I remember a girl in junior high. She was my only friend. If I didn’t do what she said or I did something she didn’t like, she would threaten to cut herself. I walked on egg shells to keep her around.
One day, from a phone that I dragged into a small closet off of the dining room, so that my parents couldn’t hear about the darkness that surrounded me, reflective of the small darkness of the closet I was hiding in (I only had to open it to escape into light), I became so exhausted of the threats. I told her to go right ahead and do it; go cut herself. She hung up on me, to fetch a knife I suppose.
The next day in P.E. class, kids congregated around her and her bandages that were wrapped thickly around both of her wrists, like Wonder Woman’s superhero bracelets, except they were made of white woven gauze instead of shiny solid gold.
The kids gawked and stared open-mouthed in my direction as I stood there alone, on the other side of the gym. They deemed me heartless, monstrous and cold. I now had no friends and any potential friends all perceived me as an asshole, yet I was surprised to find myself delightfully riding high on the waves of liberation. I stood my ground and dribbled a ball.
A messenger pigeon was sent to ask me, “She wants to know why you did that to her.” Still fizzled with hot coals of temperament from the evening before, I answered, “If she wants to die, she should just die.”
The messenger pigeon ran back to the group to deliver my message and I watched as shock rippled with mumbles and strange expressions across the faces of the kids in huddle around Suicidal. I tried to shoot the ball into the basket. I missed. I ran to retrieve the ball and brought it close to my body, and that’s when the huddle started laughing and looking in my direction. Anger welled up and I found myself shouting at the stupid kids, “Why don’t you ask her if you can see what’s under those bandages. She’s probably lying. Why would her parents send her back to school the day after she tried to kill herself?”
A fiery glare came through Suicidal’s eyes and shot me like a laser until she jerked her head dramatically, causing her hair to whip forward as she brought her hands to cover her face. Was she crying? She ran out of the gym, a few concerned girls chasing after her (I suspect they just didn’t want to play basketball and were looking for an excuse, any excuse, not to).
The ones left behind and myself, would pick up a ball and play, like the teacher had instructed us to do (I can’t recall where or what the teacher was doing, but I don’t remember her being there at all).
No one ever asked me anything more about the incident. It was quickly forgotten. No one ever saw Suicidal’s scars. They miraculously healed up perfectly.
This was the last interaction I had with Suicidal, until just recently, when she requested my friendship on Facebook, which I accepted. I looked over her profile for something new and redeeming to latch onto. Her kids are cute and it appears she carries a very strong Christian belief, which is great. Maybe that’s how she’s kept from killing herself all these years.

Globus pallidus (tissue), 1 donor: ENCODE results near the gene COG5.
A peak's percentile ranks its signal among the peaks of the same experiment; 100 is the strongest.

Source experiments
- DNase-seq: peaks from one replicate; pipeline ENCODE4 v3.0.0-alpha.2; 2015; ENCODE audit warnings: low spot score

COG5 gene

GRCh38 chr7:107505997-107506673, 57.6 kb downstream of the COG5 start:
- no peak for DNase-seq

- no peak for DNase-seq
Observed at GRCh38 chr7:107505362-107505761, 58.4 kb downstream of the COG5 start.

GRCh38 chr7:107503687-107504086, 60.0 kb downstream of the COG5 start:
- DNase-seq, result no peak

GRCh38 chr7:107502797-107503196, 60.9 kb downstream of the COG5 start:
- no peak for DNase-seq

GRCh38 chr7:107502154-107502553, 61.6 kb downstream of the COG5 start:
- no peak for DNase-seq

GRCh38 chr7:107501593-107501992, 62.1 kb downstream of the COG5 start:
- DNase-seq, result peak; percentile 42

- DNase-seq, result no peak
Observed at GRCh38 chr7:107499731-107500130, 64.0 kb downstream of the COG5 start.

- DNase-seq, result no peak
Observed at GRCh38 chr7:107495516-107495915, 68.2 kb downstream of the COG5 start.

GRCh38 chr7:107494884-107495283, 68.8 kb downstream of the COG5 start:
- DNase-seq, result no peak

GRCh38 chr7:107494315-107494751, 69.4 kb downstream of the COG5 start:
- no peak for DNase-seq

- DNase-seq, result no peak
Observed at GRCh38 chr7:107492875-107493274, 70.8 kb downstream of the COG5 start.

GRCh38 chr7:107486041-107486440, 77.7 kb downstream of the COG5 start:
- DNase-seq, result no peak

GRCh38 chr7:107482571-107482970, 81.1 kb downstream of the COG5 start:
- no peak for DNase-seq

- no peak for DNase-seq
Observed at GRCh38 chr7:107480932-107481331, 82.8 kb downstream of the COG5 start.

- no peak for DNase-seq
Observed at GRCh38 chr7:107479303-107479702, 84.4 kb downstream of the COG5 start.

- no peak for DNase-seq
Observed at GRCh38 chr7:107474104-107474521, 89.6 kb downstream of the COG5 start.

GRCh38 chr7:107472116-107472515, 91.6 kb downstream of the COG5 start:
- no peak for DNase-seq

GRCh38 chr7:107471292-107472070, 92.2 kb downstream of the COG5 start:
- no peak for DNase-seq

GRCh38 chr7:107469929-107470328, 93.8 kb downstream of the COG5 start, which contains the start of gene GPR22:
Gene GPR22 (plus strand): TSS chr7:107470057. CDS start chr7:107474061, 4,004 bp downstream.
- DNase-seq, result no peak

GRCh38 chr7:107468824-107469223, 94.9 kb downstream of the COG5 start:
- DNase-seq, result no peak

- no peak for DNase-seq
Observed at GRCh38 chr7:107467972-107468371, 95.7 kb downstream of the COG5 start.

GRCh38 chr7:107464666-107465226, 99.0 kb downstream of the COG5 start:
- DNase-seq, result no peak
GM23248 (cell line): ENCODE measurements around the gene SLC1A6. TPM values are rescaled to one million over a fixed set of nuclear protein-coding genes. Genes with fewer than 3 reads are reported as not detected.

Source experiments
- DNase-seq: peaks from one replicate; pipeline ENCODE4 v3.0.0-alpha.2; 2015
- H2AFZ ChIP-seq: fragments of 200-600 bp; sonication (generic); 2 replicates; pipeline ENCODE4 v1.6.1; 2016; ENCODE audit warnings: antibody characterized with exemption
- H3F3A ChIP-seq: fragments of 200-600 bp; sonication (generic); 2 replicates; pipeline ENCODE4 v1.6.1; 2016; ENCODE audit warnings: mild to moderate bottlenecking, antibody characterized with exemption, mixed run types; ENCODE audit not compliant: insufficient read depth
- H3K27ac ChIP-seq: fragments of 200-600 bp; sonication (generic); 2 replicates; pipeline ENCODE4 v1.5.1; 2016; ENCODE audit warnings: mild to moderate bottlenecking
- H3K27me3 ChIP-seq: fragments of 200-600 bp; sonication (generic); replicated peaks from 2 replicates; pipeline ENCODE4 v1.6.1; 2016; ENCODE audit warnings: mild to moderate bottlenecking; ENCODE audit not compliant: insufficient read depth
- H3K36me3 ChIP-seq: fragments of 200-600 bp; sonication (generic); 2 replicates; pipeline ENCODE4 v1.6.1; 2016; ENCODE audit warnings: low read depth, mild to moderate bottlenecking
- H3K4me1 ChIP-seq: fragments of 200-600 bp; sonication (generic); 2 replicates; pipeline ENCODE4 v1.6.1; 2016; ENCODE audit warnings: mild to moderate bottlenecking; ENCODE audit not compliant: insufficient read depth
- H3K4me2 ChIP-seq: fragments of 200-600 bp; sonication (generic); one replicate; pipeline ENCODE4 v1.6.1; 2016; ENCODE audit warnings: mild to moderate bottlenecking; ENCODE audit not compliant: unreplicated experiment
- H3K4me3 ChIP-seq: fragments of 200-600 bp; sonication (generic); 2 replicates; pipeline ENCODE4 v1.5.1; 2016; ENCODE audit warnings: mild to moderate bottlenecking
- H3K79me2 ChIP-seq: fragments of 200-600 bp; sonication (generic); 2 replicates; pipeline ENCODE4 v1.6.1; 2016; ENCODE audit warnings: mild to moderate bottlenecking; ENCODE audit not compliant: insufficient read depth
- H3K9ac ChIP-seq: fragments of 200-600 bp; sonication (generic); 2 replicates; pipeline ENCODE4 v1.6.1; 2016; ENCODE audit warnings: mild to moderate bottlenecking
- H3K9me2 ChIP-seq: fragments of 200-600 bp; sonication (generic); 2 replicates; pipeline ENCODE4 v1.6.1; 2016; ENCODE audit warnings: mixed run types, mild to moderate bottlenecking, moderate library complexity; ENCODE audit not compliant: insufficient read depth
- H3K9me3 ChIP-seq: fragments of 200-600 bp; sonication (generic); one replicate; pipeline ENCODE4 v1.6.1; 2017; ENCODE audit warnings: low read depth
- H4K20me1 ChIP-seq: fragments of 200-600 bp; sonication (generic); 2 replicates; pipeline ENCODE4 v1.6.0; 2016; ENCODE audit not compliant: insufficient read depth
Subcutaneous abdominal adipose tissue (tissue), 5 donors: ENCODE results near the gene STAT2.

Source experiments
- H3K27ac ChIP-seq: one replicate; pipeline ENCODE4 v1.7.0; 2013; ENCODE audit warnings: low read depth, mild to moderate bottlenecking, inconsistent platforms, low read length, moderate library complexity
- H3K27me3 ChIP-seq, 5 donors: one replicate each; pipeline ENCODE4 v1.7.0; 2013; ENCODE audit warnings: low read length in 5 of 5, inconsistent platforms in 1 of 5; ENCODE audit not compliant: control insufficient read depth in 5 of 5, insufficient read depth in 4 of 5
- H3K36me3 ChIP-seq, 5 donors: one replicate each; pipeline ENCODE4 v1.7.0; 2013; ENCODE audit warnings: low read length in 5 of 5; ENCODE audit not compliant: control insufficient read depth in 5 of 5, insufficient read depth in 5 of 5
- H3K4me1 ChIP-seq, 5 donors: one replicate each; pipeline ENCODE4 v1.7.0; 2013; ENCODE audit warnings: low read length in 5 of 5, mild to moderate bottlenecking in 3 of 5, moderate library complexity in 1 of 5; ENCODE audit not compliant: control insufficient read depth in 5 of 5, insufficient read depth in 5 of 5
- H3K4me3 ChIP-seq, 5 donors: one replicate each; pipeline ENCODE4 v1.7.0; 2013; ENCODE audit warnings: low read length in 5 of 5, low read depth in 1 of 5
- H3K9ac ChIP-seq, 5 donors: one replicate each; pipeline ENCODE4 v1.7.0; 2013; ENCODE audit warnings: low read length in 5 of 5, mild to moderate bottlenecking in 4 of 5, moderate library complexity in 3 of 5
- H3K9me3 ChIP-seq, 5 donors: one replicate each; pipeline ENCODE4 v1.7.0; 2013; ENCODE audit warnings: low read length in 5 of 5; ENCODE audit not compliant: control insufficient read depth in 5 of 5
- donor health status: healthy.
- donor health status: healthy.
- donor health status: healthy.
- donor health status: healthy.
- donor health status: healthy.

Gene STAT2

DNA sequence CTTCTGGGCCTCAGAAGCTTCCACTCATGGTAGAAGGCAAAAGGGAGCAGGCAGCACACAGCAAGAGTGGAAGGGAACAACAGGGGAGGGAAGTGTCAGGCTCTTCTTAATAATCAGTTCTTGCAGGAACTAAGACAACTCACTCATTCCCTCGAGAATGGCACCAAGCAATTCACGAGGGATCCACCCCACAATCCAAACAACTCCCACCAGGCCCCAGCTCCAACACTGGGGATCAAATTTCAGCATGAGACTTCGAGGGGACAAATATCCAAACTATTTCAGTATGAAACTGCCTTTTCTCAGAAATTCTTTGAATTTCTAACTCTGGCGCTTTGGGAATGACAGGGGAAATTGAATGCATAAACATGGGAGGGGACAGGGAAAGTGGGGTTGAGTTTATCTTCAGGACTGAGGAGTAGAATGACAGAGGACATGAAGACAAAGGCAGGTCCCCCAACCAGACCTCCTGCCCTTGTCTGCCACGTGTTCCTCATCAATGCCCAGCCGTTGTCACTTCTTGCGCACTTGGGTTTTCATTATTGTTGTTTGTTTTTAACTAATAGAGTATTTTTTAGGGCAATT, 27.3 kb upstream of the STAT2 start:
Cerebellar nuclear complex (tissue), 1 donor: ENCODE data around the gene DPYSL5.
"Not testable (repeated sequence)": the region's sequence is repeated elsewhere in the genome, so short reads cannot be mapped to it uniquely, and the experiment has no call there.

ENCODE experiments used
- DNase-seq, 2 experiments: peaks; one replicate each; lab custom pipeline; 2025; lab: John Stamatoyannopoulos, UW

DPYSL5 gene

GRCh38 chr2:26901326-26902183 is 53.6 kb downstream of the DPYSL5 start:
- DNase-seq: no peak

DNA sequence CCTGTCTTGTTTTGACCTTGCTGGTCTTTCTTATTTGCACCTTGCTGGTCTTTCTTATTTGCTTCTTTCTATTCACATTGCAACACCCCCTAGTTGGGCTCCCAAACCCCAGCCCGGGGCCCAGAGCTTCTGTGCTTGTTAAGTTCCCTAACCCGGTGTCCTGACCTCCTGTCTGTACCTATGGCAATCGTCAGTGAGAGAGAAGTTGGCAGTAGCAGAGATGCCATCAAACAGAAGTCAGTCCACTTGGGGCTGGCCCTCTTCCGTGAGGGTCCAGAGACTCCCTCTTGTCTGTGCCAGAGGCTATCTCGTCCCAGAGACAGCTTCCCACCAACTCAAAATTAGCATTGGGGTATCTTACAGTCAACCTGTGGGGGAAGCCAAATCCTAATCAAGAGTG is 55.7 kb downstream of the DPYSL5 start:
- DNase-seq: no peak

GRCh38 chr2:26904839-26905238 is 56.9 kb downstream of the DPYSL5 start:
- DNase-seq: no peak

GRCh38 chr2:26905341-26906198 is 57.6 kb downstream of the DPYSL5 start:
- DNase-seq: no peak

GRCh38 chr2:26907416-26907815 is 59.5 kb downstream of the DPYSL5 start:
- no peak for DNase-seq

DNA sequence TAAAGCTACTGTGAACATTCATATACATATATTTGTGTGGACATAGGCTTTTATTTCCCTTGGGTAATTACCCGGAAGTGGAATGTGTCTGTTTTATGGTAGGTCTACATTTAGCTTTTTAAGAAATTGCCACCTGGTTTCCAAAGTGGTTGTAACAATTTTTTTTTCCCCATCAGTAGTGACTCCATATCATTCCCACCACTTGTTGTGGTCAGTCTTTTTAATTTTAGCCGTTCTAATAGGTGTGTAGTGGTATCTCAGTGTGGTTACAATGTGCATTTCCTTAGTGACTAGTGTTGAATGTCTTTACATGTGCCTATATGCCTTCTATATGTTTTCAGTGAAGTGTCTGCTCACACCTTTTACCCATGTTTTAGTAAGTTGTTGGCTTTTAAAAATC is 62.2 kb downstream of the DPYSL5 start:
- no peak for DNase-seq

That story has long gone past, but it seems there’s always someone around who is similar in character to this girl.
Recently, I again had to call someone’s bluff. It wasn’t about suicide this time, but similar in some ways. She’s now relaying to others what a victim she was to a monster like me. Here I am on my side of the court, the world divided.
I just recently found this quote by Charlie Chapman and find a certain calmness about knowing that maybe this is how things have to happen:
Even stars collide, and out of their crashing new worlds are born.
But remember to bury
all old quarrels
behind the garage for compost.
Forgive who insulted you.
Forgive yourself for being wrong.
You will do it again
for nothing living
resembles a straight line,
certainly not this journey
to and fro,
you there and me here
making our own road onward
as the snail does.
Like the snail, house tied around it’s back, I’m packing for my summer vacation. I’ve got the house-sitter lined up and I remind myself I will be able buy anything I might forget, to keep me from stressing out too much about the packing process (packing stresses me out).
I look forward to coming home with wind in my hair and new stories to share.
I’ve placed old quarrels and egg shells in the compost pile out back, and I’m walking out into the world with one bag, my hoop, a pillow and an open heart ready to be filled with light, love and relaxation.
Maybe my relationships with the bullies are like fireworks, set and packed for the 4th of July. So close in their dark containment of volitive potential; once ignited, they will explode up and off into tiny pieces of shimmering light across the sky, sending booming vibrations directly through the center of our bodies and frightening dogs and cats across the land. We will watch in awe as they fall and simmer out into ash and scatter along the lakes and lawns of America, our hearts broken from the beauty and excitement of it all.
I was gifted a booklet at the Burning Man Festival titled, “Let the Beauty We Love Be What We Do: Selections from the Poems of Jelalludin Rumi.” It is edited by Ric Amante, Mio Cohen and Ray Soulard, Jr. I refer to it every time I find myself hurt or lost and always find an answer somewhere along its stained and weathered pages. This time, I only had to turn to the very front page of the booklet to find the words, “For Ric Amante, brother, with love and fire. I was raw. I matured. Now I burn.”
Where are you off to for your summer escapade?